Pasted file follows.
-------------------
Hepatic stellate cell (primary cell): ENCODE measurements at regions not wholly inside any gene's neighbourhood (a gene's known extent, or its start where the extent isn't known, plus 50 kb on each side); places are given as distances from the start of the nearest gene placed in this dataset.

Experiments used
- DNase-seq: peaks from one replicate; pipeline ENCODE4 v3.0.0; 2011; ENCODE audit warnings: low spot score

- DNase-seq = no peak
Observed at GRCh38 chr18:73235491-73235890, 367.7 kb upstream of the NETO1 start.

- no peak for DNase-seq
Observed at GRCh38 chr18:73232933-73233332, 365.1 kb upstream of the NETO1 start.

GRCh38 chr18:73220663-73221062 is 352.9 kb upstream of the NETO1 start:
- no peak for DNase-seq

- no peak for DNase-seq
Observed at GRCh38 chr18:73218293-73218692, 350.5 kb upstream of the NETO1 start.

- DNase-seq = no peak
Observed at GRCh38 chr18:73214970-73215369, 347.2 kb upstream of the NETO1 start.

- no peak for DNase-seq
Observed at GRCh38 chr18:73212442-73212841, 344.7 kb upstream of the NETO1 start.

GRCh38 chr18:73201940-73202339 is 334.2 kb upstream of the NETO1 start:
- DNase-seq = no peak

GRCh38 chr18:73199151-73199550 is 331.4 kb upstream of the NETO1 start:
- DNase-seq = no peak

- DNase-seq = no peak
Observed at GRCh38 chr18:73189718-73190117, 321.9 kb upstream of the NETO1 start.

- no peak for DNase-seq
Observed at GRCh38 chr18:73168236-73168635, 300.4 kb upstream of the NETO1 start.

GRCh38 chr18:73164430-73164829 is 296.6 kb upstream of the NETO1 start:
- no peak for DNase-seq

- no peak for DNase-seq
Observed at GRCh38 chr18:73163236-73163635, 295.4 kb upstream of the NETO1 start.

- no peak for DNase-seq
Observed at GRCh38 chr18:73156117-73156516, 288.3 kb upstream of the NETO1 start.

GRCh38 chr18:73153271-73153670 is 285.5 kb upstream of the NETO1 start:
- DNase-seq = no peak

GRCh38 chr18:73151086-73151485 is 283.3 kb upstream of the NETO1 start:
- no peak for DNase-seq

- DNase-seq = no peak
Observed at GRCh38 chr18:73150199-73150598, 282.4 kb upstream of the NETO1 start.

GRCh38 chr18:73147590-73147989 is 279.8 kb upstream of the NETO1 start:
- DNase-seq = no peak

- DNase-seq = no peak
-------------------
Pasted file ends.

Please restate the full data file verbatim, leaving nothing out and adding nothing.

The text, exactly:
Hepatic stellate cell (primary cell): ENCODE measurements at regions not wholly inside any gene's neighbourhood (a gene's known extent, or its start where the extent isn't known, plus 50 kb on each side); places are given as distances from the start of the nearest gene placed in this dataset.

Experiments used
- DNase-seq: peaks from one replicate; pipeline ENCODE4 v3.0.0; 2011; ENCODE audit warnings: low spot score

- DNase-seq = no peak
Observed at GRCh38 chr18:73235491-73235890, 367.7 kb upstream of the NETO1 start.

- no peak for DNase-seq
Observed at GRCh38 chr18:73232933-73233332, 365.1 kb upstream of the NETO1 start.

GRCh38 chr18:73220663-73221062 is 352.9 kb upstream of the NETO1 start:
- no peak for DNase-seq

- no peak for DNase-seq
Observed at GRCh38 chr18:73218293-73218692, 350.5 kb upstream of the NETO1 start.

- DNase-seq = no peak
Observed at GRCh38 chr18:73214970-73215369, 347.2 kb upstream of the NETO1 start.

- no peak for DNase-seq
Observed at GRCh38 chr18:73212442-73212841, 344.7 kb upstream of the NETO1 start.

GRCh38 chr18:73201940-73202339 is 334.2 kb upstream of the NETO1 start:
- DNase-seq = no peak

GRCh38 chr18:73199151-73199550 is 331.4 kb upstream of the NETO1 start:
- DNase-seq = no peak

- DNase-seq = no peak
Observed at GRCh38 chr18:73189718-73190117, 321.9 kb upstream of the NETO1 start.

- no peak for DNase-seq
Observed at GRCh38 chr18:73168236-73168635, 300.4 kb upstream of the NETO1 start.

GRCh38 chr18:73164430-73164829 is 296.6 kb upstream of the NETO1 start:
- no peak for DNase-seq

- no peak for DNase-seq
Observed at GRCh38 chr18:73163236-73163635, 295.4 kb upstream of the NETO1 start.

- no peak for DNase-seq
Observed at GRCh38 chr18:73156117-73156516, 288.3 kb upstream of the NETO1 start.

GRCh38 chr18:73153271-73153670 is 285.5 kb upstream of the NETO1 start:
- DNase-seq = no peak

GRCh38 chr18:73151086-73151485 is 283.3 kb upstream of the NETO1 start:
- no peak for DNase-seq

- DNase-seq = no peak
Observed at GRCh38 chr18:73150199-73150598, 282.4 kb upstream of the NETO1 start.

GRCh38 chr18:73147590-73147989 is 279.8 kb upstream of the NETO1 start:
- DNase-seq = no peak

- DNase-seq = no peak